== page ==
Wilhelm Haller

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Wilhelm "Willi" Haller (1935–2004) was a Swabian businessman and social entrepreneur and is considered the father of Flexitime of Interflex Datensysteme.

Life[edit]

As an apprentice with Messrs Hengstler, a German manufacturer of electromechanical counters, Haller became aware that the fixed concepts in organizations could not live up to the needs of the developments in the working world.

In 1964, he went with his family to New York where, together with Paul Buser, he founded the Hengstler subsidiary Hecon Corporation and, among other things, invented the key counter, which gained a US patent in 1966.[1][2]

At the end of the 1960s, he returned to Germany and began to get involved with making working hours flexible and developed concepts for flexible working hours, variable working hours,[3] and annual working hours.

Based on industrial counters, Haller developed the first time-recording equipment without which, realization of flexible working hours would not have been possible. This equipment made it possible, for the first time, to record the actual time that an employee worked and not just the beginning and end times of the working day. This was revolutionary in the 1960s. To reach a wide public with his flexible working hours concepts and to make them popular, Haller created the Swabian / English slogan 'I laik Gleitzeit' (I like Flexitime),[4] which became the subject of discussion for many and was seen as bumper stickers on many cars.

His ideas and concepts made him be called the "father of Flexitime" and led to the discussion on making working hours flexible be discussed across the then West Germany, and with time to find more and more implementation. Haller advocated "three for two" job sharing to combat unemployment in the late 1970s.[5] His advice was in demand as a Flexitime expert, not only in Germany but also worldwide.

In the course of this development, Haller started to design the first computer system worldwide from which a little later the first PC-based time recording equipment for SME's (small to medium-sized businesses) were developed. In their basic mode of operation, these systems met the standards of all time recording systems today. Many other products and patents can be attributed to Haller's inventions.[citation needed]

In order to achieve his goals faster and better and to give the employees a share in the success, Haller founded the company Interflex Datensysteme with three others of like mind which continually developed to become European market leader (it was later taken over by Ingersoll Rand). Haller built his organization on the basis of progressive management concepts. Employee motivation played a central role in this. The idea was that one third of profits should be shared each by investors, employees and charitable projects. A novelty for that time was the active involvement of employees in decision making processes.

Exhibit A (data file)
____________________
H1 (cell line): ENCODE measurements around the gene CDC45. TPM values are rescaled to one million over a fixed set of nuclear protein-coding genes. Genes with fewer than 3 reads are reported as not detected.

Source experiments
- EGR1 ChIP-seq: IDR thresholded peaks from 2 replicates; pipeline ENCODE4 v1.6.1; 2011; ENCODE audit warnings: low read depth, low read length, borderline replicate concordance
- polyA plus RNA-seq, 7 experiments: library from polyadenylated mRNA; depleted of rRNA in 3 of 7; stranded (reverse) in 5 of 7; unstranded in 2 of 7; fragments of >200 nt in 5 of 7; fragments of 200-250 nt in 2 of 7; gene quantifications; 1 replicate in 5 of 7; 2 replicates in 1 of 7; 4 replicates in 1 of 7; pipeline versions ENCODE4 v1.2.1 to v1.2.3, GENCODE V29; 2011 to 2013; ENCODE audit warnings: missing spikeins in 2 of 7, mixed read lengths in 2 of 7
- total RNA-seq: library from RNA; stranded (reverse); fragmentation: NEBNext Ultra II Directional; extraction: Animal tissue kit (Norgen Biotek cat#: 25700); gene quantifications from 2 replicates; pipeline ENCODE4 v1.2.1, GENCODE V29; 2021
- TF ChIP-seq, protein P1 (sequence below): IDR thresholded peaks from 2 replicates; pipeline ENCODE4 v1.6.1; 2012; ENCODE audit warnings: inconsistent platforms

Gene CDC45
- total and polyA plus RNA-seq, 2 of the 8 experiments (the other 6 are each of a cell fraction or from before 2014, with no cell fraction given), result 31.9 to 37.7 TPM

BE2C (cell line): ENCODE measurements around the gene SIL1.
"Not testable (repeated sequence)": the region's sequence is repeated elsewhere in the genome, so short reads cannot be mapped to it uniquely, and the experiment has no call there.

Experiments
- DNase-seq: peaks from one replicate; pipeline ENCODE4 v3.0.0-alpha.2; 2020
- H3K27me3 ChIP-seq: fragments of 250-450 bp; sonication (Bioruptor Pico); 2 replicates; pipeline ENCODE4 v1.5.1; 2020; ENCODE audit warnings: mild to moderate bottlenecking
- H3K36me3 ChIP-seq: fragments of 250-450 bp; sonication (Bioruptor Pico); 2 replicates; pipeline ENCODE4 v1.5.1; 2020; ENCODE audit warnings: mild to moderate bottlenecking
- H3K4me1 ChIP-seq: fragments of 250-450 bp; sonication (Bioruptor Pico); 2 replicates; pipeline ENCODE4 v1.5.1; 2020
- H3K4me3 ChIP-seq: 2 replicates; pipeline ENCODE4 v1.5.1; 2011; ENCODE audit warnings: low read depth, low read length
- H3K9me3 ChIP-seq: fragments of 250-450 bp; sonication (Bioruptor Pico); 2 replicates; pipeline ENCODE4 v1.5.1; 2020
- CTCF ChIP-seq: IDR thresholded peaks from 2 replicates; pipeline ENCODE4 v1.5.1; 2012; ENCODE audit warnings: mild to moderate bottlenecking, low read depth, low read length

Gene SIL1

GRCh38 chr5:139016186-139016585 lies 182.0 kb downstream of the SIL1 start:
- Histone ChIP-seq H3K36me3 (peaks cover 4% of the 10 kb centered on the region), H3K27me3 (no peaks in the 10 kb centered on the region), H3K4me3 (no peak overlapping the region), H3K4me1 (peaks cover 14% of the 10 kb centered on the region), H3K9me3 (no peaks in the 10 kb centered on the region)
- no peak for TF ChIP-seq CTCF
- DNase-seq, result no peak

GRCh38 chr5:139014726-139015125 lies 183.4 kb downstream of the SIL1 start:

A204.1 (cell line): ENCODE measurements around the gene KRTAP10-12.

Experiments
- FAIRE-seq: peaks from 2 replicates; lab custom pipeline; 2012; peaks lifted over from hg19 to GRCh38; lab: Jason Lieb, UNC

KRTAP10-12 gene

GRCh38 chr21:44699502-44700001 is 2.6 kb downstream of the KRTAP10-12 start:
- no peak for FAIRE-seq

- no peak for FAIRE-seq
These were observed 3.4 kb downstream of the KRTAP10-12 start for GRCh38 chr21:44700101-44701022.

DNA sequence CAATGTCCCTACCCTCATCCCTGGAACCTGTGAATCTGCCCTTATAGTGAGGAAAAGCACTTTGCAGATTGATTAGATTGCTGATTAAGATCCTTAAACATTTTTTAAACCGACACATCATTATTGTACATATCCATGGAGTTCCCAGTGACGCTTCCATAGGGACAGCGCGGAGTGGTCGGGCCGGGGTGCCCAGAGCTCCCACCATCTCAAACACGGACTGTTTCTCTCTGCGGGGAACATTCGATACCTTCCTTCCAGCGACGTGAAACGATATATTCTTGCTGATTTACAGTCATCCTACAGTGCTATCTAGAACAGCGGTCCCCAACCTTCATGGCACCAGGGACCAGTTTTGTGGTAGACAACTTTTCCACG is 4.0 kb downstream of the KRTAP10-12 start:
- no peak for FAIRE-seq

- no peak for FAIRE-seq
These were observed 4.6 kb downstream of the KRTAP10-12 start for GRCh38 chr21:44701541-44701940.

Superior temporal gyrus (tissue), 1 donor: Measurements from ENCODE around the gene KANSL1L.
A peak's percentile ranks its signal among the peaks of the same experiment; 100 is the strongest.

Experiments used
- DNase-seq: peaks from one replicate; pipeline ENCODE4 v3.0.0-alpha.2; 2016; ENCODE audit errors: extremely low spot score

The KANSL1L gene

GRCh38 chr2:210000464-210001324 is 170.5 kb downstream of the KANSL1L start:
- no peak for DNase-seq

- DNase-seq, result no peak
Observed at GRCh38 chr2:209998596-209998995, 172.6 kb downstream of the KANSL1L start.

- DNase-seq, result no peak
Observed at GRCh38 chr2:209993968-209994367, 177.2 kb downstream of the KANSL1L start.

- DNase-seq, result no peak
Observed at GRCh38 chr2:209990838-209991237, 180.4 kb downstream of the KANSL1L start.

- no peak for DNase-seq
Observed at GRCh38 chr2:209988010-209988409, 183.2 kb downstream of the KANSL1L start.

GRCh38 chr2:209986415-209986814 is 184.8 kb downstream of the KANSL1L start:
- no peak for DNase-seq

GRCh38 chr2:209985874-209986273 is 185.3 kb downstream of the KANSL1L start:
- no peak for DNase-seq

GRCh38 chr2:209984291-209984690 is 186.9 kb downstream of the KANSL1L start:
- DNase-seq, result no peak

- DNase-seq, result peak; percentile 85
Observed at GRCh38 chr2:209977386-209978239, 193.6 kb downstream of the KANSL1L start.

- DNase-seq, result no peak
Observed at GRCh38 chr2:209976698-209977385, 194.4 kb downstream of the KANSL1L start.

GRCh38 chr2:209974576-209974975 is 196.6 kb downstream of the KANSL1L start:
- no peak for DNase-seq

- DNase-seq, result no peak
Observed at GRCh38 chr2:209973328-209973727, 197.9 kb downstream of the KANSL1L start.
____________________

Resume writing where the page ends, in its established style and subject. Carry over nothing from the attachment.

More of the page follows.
Haller never saw himself as the boss but rather as part of a team, yet he was nevertheless a recognized and competent CEO. He was able to make his ideas understood and related them to others, inspiring and exciting his employees, winning them for a shared vision, and thus using their knowledge potential for the organization. It was extremely important for Haller for work to be fun.

Willi Haller left his company in the 1980s and worked as a consultant and coach in companies, trade unions, institutions and social organizations. He founded a number of social projects, including the "Lebens House“[6] and the "Nudel House“.[7][8] He was guest speaker at universities and management seminars[9] and appeared in television shows.[10]

Although Haller was a radical thinker, he also had an influence on leading managers because he was not only charismatic but also pragmatic and logical in his argumentation. He is the author of a number of books and many articles about management, economy and theological themes. He saw himself as the student of the philosopher Martin Buber, whose influence is apparent in Haller's book Das Dunkle Feuer demonstrated in this translation of an extract:

We overlook, and too often suppress, the fact that salvation is actually to be discovered in the shadows. As in the conversion of seed to fruit, to use one of Jesus' examples, the darkness of the earth and its apparent destruction is decisive so salvation apparently grows mainly from a suffering experience within oneself and the environment. But this has nothing to do with the asceticism or self-affliction which makes us pull a face and adorn a bitter countenance but rather with a way to freedom; releasing man, creeping on all fours in internal and external dependency, to the glorious freedom of the Children of God and the making of us as upright human beings. This way leads to the wilderness, down into hell, into the caverns, into the dark lap of Mother Earth, where wheat corn dies and from which only thus fruit can be born.[11]

Haller's ideas continue to be a source of influence even after his death, including in the work of the International Leadership and Business Society, which has set as its aim the humanizing of work.

Bibliography[edit]

  • "Die heilsame Alternative", Wuppertal, Erstauflage 1989
  • "Ohne Macht und Mandat", Wuppertal, 1992
  • "Flexible Arbeitszeit", München, 1992
  • "Flexible Arbeitszeiten im stationären Pflegedienst", Radolfzell, Erstauflage 1993
  • "Das dunkle Feuer", Oberursel, 1994
  • "Die Zinspeitsche", St. Georgen: Angela Hackbarth Verlag, o.J., 1994

References[edit]